The other thing BOTASTIC couldn’t shield me from was my own stupidity. I woke up feeling dehydrated, so I drank tons and tons of water. When the clock finally struck 8am, I had to go. BADLY. Like a herd of cattle the crowd bumped and pushed and plodded through the start. About a half mile down the road, BOTASTIC spotted a gas station. “Let’s duck in here!” he suggested, and we saw a couple of other people doing the same. We told the rest of our group we’d catch up and ran over to the store.

It was blissfully warm. And jam packed to the gills. I got in line. It was moving at a glacial pace. BOTASTIC suggested getting some coffee. That sounded fantastic. And then we saw some Hostess. BOTASTIC went for a fruit pie, and I had my eye on some cupcakes. I hadn’t had Hostess Cupcakes in years (they’re hard to find in the South), so let me add this to the bullet list:

  • Treated me to a coffee and Hostess while waiting in line at the gas station

BOTASTIC and I noticed the gal in front of me was wearing a Clemson shirt. I was wearing a Clemson hat. I discovered she lived in Clemson and worked in the admissions office there. “Oh,” I said, “you must know GOOCH!” I would explain who Jennifer Gooch is, but it would take a whole ‘nother post. Let’s just say she’s an icon. The gal, whose name I never did get, exclaimed, “I LOVE GOOCH!” I said, “who doesn’t love Gooch! Did she tell you about the time we almost burned her house down last Christmas?” The gal laughed. “Oh, you must be a poker girl!” As I took a sip of coffee and a bite of Hostess I said, “indeed I am!” Why, this was turning out to be the most pleasant race I’d ever been in! Just then the girl looked at her phone. “Somebody just won the race,” she told us. “A Kenyan in 28 minutes.”

Finally, we made it to the head of the line. As we rejoined the “race” a stab of fear hit us. There was the straggler van. On an empty street. Frightened we’d be forced to ride in the van of shame, we hustled our bustle. But we didn’t run. We had beverages, man. We reached mile marker one. It had taken us 57 minutes to get there.

Three Wolf Moon

A gift fit for a king.

We upped our pace dramatically. In fact, we started catching people and passing them. By the time we reached the bridge we were back in the thick of the race. Along the way, BOTASTIC kindly took my empty coffee cup and carried it a couple of miles, until we reached a trash can. BOTASTIC is a true Southern gentleman. At the end of the Cooper River Bridge Run I set a personal best in terms of my mile times. No, I never actually ran. I beat my personal best running time. At a walk. Awesome.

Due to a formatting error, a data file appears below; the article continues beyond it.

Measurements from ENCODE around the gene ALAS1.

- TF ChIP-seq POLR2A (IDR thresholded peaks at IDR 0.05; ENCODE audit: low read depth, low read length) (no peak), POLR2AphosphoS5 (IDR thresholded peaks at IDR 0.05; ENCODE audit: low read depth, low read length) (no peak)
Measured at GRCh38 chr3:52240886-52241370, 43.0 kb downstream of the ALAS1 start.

Later that day I discovered the three wolf moon t-shirt, of which I knew BOTASTIC to be a devotee, and of course got it for him. Not an extravagant thank you, to be sure, but one I knew he’d appreciate. Luckily, he did not already have it.

Next year, my plan is to actually run. But, you know, that’s assuming I don’t hear the siren call of a bathroom, coffee and a Hostess cupcake again.

Slosh Tube

Nick Nolte

Me, at the end of my workout.

I have an indulgence. I don’t go to movies, I don’t go out to eat at fancy places, I don’t buy clothes, I generally spend as little as I possibly can. That said, last year when Evan’s company started to pay our gym membership, I was able to splurge on a most glorious bit of luxury. His name is Brian Dykstra.

When I first met Brian I was scared of him, as is everyone with some sense. He is tall and big and Danish-looking and would not be out of place at a cage match. He is also all guy. When I signed up to train with him I said, “do you want to take some metrics?” Brian said, “what do you mean?” I said, “well, you know, measurements and stuff?” Brian put his hands up in the air and said, “yeah, you can have your husband do that, if you want.” Over time I discovered that even though Brian looks like he could break your neck, he’s actually a really nice guy.

A couple of weeks ago I wrote a story on this blog about meeting Peter Exline. Within that story I mentioned my “lifelong propensity to say cheeky, off-the-cuff comments” that got me into trouble. Whilst writing that sentence, I internally complimented myself. “You have gotten so much better about that!” I said to myself.

The very next day I had a training session with Brian. It was the usual full thirty minutes. I’d certainly sweated plenty, had my heart rate up the entire time. And yet, for some reason, this happened.

Me: Are you putting the weights away?

Brian: Yeah.

Me: No! I don’t even feel like I’m dying yet! I am seriously disappointed in this workout!